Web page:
That said, it’s a safe bet we won’t visit the place again.
Mind you, it is not hard to see how Benidorm could appeal to some vacationers, expats, and even locals alike. The place has a ‘seductive’ quality about it.

For many tourists — with the British vastly outnumbering those from other countries — Benidorm offers exactly what they want: Pubs that serve lots of beer and inexpensive grub, cocktail bars, the beach and, above all, sunshine. For two weeks you get to stay in an hotel or self-catering apartment, hang around the pool, see some cabaret shows, and get to eat familiar food served by people who understand and speak English.

Many of the locals work in the tourist trade, which provides them with a steady income year-round. In talking with some of them it appears they have a laid-back attitude toward the way tourism has changed their town. Most of them live in apartment buildings that are comfortable, roomy, and quite affordable.

The expat community here consists mostly of pensioners, which is why Benidorm may come across as the ‘scoot mobile capital of the world.’ You get to have a place in the sun, while maintaining something of a connection with the home country.

CARICATURE
I can understand why expats would settle here. Until quite recently life in Spain was less expensive than it is back in England. Too, the standard of living is quite high: good housing (for the most part); large, well-stocked supermarkets (with lots of products from back home); and of course sunshine — something that is in short supply in the home country.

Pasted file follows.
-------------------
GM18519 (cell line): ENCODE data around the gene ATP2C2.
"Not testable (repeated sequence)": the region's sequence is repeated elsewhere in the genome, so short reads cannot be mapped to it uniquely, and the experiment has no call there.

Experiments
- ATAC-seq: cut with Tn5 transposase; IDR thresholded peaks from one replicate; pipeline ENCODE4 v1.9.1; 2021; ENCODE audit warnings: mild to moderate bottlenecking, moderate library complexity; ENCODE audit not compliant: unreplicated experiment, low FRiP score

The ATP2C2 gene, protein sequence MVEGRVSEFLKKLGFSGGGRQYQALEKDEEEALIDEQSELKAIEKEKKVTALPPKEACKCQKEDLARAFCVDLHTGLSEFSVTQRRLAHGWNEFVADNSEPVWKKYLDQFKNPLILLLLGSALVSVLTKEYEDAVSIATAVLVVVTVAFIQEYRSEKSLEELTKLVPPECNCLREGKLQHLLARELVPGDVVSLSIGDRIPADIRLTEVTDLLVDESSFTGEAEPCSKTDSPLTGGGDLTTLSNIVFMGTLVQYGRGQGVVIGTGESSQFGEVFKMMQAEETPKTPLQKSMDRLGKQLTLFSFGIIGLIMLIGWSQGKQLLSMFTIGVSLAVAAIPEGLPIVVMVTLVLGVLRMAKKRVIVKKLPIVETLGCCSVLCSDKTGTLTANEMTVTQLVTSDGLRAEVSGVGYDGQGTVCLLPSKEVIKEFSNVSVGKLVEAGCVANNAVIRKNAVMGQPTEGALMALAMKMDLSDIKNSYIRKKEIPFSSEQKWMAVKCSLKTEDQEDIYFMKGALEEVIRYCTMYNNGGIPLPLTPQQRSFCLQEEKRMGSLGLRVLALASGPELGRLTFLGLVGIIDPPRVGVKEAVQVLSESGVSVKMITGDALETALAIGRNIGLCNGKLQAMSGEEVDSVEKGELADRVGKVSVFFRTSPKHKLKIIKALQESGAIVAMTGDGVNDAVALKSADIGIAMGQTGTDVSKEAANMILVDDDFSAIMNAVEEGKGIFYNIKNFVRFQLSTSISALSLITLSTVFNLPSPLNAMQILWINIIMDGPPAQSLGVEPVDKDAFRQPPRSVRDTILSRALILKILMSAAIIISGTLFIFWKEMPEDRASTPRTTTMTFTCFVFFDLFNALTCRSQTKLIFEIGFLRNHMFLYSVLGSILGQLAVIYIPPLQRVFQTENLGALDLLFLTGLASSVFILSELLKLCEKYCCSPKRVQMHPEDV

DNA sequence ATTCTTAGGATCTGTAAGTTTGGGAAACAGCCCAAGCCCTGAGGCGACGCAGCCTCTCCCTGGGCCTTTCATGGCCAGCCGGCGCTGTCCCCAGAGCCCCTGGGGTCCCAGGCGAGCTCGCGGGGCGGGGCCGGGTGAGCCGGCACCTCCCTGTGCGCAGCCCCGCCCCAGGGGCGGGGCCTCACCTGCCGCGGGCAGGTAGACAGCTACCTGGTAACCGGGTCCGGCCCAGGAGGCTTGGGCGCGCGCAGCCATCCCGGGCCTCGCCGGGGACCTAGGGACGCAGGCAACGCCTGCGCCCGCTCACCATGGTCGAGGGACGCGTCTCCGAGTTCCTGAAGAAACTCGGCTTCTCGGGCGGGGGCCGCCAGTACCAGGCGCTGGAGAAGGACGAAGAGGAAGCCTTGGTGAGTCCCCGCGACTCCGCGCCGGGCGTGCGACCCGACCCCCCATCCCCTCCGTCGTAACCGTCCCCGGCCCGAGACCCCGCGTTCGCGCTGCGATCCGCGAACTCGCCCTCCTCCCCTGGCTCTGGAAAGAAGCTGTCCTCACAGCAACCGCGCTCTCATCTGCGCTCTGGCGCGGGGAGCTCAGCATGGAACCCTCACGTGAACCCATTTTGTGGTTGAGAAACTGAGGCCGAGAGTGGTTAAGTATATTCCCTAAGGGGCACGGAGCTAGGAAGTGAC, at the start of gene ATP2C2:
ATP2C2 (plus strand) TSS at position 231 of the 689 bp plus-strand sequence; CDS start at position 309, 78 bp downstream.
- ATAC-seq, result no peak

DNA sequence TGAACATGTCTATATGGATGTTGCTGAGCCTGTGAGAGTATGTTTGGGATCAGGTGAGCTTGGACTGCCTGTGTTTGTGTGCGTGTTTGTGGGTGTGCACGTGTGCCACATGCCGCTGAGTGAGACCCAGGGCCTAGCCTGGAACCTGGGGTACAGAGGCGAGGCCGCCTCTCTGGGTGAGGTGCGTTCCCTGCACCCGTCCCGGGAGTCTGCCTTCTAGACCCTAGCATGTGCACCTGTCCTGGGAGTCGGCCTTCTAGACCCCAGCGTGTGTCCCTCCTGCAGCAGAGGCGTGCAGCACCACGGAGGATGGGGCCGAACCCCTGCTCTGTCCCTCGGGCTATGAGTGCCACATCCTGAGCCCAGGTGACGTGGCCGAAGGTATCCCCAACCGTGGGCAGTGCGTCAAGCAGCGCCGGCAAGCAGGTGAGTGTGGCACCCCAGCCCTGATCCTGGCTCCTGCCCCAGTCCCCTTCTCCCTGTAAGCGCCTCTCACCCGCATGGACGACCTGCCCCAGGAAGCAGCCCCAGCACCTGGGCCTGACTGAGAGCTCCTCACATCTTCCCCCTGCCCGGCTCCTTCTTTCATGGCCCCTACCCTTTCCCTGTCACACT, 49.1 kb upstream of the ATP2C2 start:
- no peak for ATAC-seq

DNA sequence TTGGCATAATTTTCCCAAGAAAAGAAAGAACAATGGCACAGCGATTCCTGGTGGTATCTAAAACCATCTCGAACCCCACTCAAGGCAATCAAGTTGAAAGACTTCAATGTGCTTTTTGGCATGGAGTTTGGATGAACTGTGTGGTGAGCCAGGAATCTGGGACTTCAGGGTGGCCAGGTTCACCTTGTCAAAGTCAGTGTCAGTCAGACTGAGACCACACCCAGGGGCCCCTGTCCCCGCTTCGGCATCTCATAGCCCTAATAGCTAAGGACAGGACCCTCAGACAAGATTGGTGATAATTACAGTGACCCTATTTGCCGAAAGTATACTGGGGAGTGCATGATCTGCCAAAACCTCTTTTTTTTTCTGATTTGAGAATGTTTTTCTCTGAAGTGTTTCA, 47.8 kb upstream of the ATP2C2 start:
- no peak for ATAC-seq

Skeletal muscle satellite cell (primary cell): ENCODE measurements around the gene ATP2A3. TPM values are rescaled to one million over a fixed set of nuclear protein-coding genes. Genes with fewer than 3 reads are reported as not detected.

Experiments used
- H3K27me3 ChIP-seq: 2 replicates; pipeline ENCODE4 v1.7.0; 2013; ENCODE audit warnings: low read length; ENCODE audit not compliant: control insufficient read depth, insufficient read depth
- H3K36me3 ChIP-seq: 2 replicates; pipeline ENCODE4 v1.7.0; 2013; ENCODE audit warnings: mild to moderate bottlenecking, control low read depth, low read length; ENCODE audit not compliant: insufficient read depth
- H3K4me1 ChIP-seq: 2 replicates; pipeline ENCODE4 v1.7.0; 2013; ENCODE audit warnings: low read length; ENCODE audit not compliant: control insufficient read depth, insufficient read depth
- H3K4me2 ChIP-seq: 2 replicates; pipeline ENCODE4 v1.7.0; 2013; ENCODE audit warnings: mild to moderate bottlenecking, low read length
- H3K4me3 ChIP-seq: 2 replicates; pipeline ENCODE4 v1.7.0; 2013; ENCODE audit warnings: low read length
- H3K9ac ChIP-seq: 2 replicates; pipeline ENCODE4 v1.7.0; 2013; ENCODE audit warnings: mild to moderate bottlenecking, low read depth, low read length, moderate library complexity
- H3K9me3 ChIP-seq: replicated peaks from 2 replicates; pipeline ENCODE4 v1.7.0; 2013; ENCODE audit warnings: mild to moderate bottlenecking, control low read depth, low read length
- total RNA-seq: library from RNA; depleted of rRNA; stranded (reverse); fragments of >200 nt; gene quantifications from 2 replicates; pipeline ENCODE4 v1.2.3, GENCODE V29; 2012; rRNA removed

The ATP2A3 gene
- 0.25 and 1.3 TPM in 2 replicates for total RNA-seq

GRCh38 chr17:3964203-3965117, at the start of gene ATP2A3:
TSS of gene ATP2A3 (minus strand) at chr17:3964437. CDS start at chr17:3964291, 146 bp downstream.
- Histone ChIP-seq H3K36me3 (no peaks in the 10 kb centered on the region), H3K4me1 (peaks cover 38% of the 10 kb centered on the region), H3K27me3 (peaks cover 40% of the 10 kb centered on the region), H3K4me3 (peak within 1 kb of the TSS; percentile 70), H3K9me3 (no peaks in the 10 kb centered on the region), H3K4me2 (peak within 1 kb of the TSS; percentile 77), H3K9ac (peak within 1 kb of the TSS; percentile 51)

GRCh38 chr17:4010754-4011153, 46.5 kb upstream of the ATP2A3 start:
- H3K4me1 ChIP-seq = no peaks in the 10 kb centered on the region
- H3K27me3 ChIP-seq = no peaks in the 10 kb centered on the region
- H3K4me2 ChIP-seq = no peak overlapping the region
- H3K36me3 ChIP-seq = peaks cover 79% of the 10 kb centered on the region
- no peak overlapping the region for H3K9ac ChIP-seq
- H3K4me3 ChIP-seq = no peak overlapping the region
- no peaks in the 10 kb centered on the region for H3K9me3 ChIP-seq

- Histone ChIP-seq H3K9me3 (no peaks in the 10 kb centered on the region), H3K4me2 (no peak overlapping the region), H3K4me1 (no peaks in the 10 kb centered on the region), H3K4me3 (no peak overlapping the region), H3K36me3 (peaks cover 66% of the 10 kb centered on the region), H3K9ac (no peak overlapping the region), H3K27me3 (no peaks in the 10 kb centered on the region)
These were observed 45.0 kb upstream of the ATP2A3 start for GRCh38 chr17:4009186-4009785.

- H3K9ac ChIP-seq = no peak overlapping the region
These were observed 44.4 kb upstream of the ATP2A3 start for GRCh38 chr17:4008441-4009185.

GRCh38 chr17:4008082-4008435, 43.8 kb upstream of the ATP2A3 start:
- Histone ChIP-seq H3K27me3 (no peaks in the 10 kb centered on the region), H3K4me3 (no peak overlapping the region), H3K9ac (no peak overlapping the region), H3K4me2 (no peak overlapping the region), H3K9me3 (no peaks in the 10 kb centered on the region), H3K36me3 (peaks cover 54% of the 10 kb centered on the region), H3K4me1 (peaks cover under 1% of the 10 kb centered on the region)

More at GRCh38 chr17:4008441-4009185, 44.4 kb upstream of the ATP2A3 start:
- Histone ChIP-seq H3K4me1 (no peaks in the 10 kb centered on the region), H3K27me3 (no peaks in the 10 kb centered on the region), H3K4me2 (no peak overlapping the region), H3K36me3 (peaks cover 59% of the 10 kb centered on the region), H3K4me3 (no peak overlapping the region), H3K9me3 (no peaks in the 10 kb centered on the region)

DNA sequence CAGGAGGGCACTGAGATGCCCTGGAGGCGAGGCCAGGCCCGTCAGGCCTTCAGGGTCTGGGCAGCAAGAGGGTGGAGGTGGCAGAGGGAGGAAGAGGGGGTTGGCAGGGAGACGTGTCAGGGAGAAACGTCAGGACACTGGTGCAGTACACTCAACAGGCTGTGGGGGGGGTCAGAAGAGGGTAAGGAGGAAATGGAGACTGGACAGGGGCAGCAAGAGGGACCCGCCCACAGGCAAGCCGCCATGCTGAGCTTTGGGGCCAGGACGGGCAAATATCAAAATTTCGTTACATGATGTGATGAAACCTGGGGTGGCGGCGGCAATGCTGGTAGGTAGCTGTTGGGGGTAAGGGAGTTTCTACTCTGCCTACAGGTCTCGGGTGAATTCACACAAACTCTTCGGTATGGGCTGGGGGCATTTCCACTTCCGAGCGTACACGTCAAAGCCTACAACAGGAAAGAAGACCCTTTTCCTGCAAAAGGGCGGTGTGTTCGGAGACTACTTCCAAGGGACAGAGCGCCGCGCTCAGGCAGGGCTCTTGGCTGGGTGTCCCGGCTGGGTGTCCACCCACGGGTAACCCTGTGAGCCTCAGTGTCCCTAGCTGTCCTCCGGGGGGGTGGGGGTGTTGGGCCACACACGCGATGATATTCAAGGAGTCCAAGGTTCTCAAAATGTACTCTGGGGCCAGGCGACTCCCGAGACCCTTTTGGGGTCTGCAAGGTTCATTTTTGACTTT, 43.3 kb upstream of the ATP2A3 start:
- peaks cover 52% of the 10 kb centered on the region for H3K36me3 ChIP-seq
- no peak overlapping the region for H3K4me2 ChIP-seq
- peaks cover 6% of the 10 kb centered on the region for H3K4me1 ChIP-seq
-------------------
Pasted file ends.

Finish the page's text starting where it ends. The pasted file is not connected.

But the ready availability of British products, pubs, restaurants and people also has something sad about it.

It took me a while before I could put my finger on it — but it hit home when I was sitting on the terrace of a Dutch café (for indeed, Benidorm is also home to a large Dutch expat community).

I was at the café, which was right next to our apartment building, only because it had a free wifi connection that — unlike the paid one at Gemelos 22 — actually worked and was many times faster.

The terrace was filled to capacity with nothing but Dutch people, most of whom clearly lived locally. The barkeeper and his wife were friendly, and the beer and kroket were good.

From the beer mats to the conversations around me, everything was in Dutch.

The music? Well, it was typical of what you find in many similar old Dutch bars: a selection of crooners, Seventies oldies, and Dutch-language sing-along songs.